There were several other locations in Dayton that we were not able to visit and will have to save for a future trip. These include the Wright Company Factory, Hawthorn Hill house, WACO Field, Huffman Prairie, and the Paul Lawrence Dunbar House. Dayton also has extensive bike trails and rivers to kayak.

If you go…

Remember that the locations are dispersed throughout the city. It is called the Dayton Aviation Heritage National Historical Park but that is actually confusing. Even a park ranger had difficulty explaining it. The main areas to visit include:

1. Wright Cycle Company which has the primary Visitor Center. Pick up some maps there.

2. The Wright Memorial that is on the Wright-Patterson Air Force Base but easily accessed.

3. Huffman Prairie Flying Field that is also on the Wright-Patterson Air Force Base but have your map with you with gate numbers.

4. Carillon Historical Park that has a Wright Brothers building with the Wright Flyer III. There is an entrance fee to the park due to the many other buildings on display.

5. Hawthorn Hill which is the Wright Brothers mansion built after they achieved fame. This is one that we did not visit but is located in the south part of town.

6. Air Force Museum is a very large facility with countless planes and other aircraft. It has a 3D theater, two restaurants, and extensive displays. You could spend an entire day here, so wear your walking shoes. It is not far from the Wright Brothers Memorial.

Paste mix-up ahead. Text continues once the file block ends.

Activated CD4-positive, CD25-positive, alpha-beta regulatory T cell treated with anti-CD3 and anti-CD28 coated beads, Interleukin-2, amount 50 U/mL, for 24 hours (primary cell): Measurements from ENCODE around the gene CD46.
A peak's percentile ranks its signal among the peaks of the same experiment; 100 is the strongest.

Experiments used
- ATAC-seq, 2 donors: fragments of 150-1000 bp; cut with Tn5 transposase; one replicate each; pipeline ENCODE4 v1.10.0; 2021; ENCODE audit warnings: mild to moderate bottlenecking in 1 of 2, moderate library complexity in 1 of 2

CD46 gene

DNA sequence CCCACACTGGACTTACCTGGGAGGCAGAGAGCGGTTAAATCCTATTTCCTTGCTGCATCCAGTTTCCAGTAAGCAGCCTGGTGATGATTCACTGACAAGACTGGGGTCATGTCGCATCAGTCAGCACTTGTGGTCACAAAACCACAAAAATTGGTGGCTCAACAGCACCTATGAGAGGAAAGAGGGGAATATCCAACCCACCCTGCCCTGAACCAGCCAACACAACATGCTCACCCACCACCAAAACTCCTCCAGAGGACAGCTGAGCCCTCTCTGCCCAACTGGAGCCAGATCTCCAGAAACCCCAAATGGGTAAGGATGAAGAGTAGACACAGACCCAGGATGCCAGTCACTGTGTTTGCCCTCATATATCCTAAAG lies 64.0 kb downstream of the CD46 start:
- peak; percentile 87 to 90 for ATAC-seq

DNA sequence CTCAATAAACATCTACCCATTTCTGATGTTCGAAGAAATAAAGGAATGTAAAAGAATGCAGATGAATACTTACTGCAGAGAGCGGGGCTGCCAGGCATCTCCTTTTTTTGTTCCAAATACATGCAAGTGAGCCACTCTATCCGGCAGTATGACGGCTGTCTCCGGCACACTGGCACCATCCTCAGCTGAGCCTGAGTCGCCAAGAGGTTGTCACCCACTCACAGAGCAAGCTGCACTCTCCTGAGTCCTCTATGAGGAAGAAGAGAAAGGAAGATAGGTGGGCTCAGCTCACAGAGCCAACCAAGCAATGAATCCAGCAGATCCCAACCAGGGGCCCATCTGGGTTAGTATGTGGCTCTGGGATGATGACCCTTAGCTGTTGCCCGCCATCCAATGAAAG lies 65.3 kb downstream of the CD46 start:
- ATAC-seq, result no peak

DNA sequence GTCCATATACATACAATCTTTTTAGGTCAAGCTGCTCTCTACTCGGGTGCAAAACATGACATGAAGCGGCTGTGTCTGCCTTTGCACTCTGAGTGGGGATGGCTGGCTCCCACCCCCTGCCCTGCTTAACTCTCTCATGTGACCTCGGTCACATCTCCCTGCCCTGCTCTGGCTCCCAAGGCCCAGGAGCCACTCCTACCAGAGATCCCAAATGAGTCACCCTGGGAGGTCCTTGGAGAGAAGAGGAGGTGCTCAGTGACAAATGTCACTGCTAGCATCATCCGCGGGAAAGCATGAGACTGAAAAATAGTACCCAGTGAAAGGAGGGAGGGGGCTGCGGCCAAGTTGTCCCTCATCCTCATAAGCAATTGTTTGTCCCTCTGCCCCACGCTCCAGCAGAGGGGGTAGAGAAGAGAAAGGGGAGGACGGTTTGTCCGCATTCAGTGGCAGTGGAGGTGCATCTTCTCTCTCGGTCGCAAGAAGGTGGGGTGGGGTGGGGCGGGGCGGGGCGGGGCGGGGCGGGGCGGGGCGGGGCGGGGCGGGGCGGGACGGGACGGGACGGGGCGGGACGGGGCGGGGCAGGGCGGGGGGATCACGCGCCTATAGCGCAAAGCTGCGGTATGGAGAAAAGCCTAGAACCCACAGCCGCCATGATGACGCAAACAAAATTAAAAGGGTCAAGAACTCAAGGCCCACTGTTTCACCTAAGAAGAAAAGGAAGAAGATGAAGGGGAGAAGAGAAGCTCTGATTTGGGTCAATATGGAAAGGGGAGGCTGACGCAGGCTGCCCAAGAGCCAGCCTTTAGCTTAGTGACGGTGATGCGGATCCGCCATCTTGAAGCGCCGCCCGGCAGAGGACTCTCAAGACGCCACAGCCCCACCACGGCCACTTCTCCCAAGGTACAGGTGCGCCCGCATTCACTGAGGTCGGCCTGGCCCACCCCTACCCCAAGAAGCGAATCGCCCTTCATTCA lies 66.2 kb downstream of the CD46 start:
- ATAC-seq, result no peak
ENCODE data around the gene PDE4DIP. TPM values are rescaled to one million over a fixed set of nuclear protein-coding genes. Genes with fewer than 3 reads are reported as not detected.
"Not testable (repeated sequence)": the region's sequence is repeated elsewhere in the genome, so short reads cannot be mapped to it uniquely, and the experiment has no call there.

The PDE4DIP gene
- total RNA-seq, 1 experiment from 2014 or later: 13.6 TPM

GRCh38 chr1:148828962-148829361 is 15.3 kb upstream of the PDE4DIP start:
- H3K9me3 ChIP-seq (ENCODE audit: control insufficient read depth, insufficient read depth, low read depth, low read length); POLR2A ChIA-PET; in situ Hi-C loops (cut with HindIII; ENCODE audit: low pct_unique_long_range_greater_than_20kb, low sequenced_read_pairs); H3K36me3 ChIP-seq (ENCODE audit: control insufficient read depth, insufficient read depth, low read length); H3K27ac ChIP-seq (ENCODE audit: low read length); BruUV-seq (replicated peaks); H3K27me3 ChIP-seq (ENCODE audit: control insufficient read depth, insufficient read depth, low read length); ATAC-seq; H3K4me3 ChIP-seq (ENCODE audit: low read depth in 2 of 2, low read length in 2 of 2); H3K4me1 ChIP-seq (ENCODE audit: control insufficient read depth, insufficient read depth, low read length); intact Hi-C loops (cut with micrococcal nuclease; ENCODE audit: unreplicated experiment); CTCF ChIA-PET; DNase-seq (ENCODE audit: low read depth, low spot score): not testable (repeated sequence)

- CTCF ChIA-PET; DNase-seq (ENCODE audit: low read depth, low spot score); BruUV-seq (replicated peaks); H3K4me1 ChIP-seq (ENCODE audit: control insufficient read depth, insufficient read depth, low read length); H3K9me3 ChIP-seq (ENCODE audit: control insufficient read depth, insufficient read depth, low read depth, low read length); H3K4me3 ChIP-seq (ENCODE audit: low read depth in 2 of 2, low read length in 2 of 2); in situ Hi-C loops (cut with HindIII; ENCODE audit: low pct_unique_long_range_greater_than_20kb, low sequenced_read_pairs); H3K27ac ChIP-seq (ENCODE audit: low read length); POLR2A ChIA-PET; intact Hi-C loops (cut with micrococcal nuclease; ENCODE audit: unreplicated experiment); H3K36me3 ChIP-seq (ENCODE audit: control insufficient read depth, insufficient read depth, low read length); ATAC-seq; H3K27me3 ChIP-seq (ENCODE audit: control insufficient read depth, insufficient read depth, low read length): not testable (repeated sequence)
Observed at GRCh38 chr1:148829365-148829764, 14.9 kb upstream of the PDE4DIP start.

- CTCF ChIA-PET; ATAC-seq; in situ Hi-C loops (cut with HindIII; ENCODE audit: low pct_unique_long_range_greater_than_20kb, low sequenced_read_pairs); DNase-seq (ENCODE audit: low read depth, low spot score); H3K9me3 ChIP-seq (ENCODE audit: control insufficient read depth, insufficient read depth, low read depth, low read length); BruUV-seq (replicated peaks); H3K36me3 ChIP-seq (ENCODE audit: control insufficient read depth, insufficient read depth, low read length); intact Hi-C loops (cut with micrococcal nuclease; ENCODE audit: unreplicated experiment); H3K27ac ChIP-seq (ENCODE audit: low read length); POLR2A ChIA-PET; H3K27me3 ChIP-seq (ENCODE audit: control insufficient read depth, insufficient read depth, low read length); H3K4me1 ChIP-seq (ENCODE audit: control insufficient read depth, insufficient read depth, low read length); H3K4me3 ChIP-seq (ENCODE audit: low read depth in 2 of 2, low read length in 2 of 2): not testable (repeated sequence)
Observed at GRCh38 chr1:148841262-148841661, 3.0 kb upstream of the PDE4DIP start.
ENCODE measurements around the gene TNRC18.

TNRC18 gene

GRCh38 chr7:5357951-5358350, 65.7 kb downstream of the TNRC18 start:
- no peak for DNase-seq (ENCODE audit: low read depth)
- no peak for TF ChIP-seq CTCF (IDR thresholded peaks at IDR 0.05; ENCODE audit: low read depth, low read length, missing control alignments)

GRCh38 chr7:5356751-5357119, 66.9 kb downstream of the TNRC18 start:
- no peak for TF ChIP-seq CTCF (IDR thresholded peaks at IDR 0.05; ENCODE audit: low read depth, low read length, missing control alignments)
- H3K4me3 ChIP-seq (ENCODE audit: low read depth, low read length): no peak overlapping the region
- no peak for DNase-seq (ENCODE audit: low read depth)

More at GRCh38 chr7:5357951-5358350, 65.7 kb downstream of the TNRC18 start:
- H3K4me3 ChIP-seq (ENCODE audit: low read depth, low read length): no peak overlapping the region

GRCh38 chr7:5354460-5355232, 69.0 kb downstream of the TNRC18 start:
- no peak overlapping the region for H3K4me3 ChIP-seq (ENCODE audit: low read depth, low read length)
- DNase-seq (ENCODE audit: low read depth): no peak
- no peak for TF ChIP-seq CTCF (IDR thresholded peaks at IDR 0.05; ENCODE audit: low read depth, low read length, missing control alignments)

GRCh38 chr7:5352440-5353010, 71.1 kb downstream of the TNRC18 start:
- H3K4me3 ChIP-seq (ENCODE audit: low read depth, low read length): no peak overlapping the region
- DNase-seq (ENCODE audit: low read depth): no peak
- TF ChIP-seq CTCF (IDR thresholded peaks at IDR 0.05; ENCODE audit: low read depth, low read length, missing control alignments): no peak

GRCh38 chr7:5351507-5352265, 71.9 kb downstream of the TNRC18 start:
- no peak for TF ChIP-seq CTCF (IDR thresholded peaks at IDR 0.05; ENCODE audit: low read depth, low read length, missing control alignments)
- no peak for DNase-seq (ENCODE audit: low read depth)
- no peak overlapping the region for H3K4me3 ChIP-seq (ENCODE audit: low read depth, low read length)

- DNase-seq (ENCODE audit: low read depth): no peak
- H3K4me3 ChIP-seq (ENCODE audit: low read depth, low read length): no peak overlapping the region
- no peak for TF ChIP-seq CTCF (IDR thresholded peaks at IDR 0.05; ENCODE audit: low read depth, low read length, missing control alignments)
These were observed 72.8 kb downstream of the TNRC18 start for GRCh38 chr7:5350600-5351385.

7. Also remember that Henry Ford purchased many of the Wright Brothers’ original artifacts. Many are on display in Dearborn, Michigan.

7 thoughts on “All Wright, All Wright, All Wright – Dayton, Ohio

  1. Thank you for a wonderful post. We have yet to visit Dayton, but after reading your post, it needs to be on our list. Plus, I’d like to read David McCullough’s book before we go. Add in bike trails and a carillon, well, all this sounds like a great place to visit. Safe travels!

    Liked by 1 person

  2. Thanks for the information on Dayton–sounds like it would be an interesting place to visit. We enjoyed seeing you when you were in Richmond! We are thinking about a trip to Zion National Park in October–I will have to look back through your posts to see what we should do if the trip materializes.


    1. I hope you are able to go! We do have posts on Zion. Tommy just left there so he will have some up to date information as well. Zion and Arches are some of our favorites. Hope you are doing well. Tell the Richmond crowd hello for us.


      1. Will pass along your greeting this Sunday! We are doing well. My wrist has recovered a bit, but there are still a number of restrictions. I imagine they will gradually drop away over the next month. I am looking forward to reading about your future adventures on the road!

        Liked by 1 person